Table 1 Baseline data of chronic lateral ankle instability patients

Outcome measures at follow-up

At the follow-up, both groups showed significant improvement in clinical outcomes, but with different degrees of efficacy in certain parameters. The follow-up AOFAS score was 80.745 ± 3.7939 in the ATFL and CFL group and 80.92 ± 8.0884 in the MBP group, indicating no significant difference in overall foot and ankle function (P = 0.890). The Karlsson score, which assesses ankle joint performance, was 87.961 ± 9.7344 for ATFL and CFL and 90.54 ± 5.6142 for MBP, showing a trend towards better performance in the MBP group, although not statistically significant (P = 0.106). In terms of pain assessment through the VAS score, both groups demonstrated improvement with no significant difference in the distribution of scores (P = 0.224) (Table 2).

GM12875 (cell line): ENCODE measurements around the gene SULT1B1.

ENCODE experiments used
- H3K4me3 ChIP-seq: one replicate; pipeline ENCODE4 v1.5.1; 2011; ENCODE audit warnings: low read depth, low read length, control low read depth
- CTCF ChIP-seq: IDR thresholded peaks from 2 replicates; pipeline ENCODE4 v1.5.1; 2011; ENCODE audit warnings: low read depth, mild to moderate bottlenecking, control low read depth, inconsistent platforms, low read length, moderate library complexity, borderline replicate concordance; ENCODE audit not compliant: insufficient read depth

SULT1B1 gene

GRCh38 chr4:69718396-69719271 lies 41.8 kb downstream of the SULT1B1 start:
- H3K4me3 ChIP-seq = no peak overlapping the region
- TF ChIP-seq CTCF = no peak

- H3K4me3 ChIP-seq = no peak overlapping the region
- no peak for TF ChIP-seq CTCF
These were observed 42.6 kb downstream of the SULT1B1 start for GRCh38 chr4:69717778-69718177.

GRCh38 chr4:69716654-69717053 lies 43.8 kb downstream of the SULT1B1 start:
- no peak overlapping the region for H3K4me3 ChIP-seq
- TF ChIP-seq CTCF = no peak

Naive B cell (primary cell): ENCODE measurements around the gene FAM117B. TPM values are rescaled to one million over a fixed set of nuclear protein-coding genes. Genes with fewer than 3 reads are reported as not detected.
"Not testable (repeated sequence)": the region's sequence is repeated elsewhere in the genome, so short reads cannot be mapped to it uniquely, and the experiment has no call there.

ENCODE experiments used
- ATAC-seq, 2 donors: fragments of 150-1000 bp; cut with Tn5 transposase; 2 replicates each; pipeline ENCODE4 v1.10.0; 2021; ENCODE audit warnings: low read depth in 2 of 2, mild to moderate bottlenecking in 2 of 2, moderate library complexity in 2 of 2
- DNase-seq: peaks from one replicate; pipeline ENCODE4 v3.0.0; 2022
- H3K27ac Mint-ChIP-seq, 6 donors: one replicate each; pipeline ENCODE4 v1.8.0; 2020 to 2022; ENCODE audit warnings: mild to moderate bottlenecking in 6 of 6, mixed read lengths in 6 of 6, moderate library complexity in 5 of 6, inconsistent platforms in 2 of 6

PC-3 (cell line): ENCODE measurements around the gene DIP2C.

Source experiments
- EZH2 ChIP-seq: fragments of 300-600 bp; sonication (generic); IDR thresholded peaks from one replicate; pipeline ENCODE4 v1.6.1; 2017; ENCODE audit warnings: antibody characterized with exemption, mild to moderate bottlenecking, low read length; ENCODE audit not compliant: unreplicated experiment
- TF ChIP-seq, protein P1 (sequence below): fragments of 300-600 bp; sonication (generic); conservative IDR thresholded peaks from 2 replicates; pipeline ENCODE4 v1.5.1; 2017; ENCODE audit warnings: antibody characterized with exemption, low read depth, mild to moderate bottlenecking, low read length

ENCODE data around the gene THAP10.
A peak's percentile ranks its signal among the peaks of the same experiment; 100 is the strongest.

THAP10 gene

Table 2 Follow-up data of chronic lateral ankle instability patients

Comparative analysis of anatomical outcomes

The anatomical outcomes revealed significant differences between the two surgical techniques. The mean postoperative anterior talar translation was significantly lower in the ATFL and CFL group (4.1667 ± 1.3991 mm) compared to the MBP group (6.69 ± 1.5143 mm), with a P-value of < 0.001. Similarly, the follow-up talar tilt angle was significantly reduced in the ATFL and CFL group (5.0549 ± 1.6173°) compared to the MBP group (6.606 ± 2.0376°), also with a P-value of < 0.001. These findings indicate a more effective restoration of anatomical alignment in the ATFL and CFL reconstruction group.